In his recently denied petition for clemency, Cannon noted that “During the first stage [of the trial] (his) counsel called no witnesses, including Jermaine; introduced no exhibits; made sparse use of State’s exhibits; engaged only in limited cross-examination of State’s witnesses; and had no cross for almost one-third of those witnesses… His current counsel read the defense aloud and estimates that the entire first stage defense took less than one hour….”
“The defense lawyers provided,” the petition alleged, “what can charitably be described as a drive-by defense.”
In the penalty phase of his trial, Cannon’s lawyers did offer evidence that he had been abused as a child and argued that this abuse explained his propensity for violence against women. Cannon had been diagnosed with Complex Post Traumatic Stress Disorder about a year before the death of Sharonda Clark.
As Rev. Don Heath, a member of the Oklahoma Coalition Against the Death Penalty, correctly observes, “It is hard for anyone who grew up in middle-class homes with stable and loving parents to imagine the trauma Mr. Cannon suffered as a child and the role it played in his violent life.”
Today Cannon is nearly blind and hard of hearing. He suffers from a severe inflammatory disease, which affects his eyes, lungs, liver, spleen, bones, and skin, and another degenerative condition that affects his vision. He also has a condition that has produced substantial hearing loss.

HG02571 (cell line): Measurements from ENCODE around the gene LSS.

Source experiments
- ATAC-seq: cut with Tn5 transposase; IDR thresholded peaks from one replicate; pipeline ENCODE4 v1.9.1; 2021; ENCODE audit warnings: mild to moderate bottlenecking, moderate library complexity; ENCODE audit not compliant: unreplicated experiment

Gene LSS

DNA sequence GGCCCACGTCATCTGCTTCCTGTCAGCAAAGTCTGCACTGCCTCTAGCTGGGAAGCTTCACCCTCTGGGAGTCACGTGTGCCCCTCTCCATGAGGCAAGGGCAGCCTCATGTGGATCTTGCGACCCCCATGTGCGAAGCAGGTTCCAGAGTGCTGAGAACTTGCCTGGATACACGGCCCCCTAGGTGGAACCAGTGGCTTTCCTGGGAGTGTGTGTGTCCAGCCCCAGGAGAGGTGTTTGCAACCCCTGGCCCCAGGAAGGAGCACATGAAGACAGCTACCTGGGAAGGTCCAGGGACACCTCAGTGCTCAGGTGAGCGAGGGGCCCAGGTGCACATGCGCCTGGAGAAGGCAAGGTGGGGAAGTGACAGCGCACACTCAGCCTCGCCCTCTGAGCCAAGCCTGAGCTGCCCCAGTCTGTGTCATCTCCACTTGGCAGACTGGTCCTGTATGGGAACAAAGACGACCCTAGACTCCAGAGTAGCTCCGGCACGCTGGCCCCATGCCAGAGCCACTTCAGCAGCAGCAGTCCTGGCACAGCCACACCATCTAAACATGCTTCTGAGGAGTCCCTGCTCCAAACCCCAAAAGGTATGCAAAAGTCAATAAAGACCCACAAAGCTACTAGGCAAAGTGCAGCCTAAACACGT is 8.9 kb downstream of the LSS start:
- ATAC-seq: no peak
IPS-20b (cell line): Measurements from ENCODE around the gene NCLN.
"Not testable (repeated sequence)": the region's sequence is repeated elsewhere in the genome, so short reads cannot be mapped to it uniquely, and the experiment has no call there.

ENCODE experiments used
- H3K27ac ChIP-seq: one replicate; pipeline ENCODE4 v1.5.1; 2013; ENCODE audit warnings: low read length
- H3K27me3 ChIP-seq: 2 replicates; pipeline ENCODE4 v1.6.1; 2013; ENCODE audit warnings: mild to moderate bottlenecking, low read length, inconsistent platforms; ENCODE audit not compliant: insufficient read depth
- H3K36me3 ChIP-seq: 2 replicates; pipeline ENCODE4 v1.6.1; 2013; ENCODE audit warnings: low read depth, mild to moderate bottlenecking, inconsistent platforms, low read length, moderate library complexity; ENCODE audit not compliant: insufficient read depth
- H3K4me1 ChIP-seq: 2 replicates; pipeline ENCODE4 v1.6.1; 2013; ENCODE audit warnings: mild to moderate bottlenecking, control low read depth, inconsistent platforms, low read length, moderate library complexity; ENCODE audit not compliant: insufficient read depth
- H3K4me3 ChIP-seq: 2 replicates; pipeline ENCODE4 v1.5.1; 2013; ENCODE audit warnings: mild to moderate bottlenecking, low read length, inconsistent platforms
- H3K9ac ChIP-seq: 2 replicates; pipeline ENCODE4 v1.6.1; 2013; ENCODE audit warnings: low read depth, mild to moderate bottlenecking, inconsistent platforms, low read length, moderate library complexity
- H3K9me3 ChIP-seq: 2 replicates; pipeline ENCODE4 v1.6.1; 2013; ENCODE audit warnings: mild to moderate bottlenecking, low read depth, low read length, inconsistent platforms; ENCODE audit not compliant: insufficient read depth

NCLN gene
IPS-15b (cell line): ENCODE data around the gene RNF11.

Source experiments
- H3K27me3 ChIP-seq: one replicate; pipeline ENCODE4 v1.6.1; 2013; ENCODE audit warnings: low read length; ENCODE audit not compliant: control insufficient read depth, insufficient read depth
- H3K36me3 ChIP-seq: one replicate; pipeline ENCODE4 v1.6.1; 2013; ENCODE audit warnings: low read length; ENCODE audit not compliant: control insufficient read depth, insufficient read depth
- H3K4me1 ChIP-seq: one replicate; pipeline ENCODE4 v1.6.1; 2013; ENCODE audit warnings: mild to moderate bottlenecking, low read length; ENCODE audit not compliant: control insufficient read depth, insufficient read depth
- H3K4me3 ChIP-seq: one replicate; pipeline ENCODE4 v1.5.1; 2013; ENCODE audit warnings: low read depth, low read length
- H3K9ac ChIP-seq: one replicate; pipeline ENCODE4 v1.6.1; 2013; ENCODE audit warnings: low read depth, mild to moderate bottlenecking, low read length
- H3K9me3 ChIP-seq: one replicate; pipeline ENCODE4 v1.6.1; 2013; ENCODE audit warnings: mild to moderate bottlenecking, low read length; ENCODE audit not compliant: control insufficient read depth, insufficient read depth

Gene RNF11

Moreover, those who have joined in the effort to stop his execution point out that in the twenty-seven years that Cannon has been on death row, he has shown “no suggestion of violence, substance abuse or any action putting others at risk, advocates say. He continues to have a meaningful relationship with his mother, grandmother, and other friends and relatives.”
Cannon is on death row because he was scarred by violence throughout his life. And, on the cusp of his execution, he hardly seems to be a threat to anyone.
Killing him will not do anything to make the public any safer. But that seems not to matter in Oklahoma.
Its attorney general, Gentner Drummond, welcomes Cannon’s execution, someone he calls a “monster who brutally murdered Sharonda Clark and deprived her two young children of their mother. Justice will be served when the death penalty is carried out July 20.”
Later today, after Oklahoma executes Cannon, Alabama is scheduled to kill James Barber.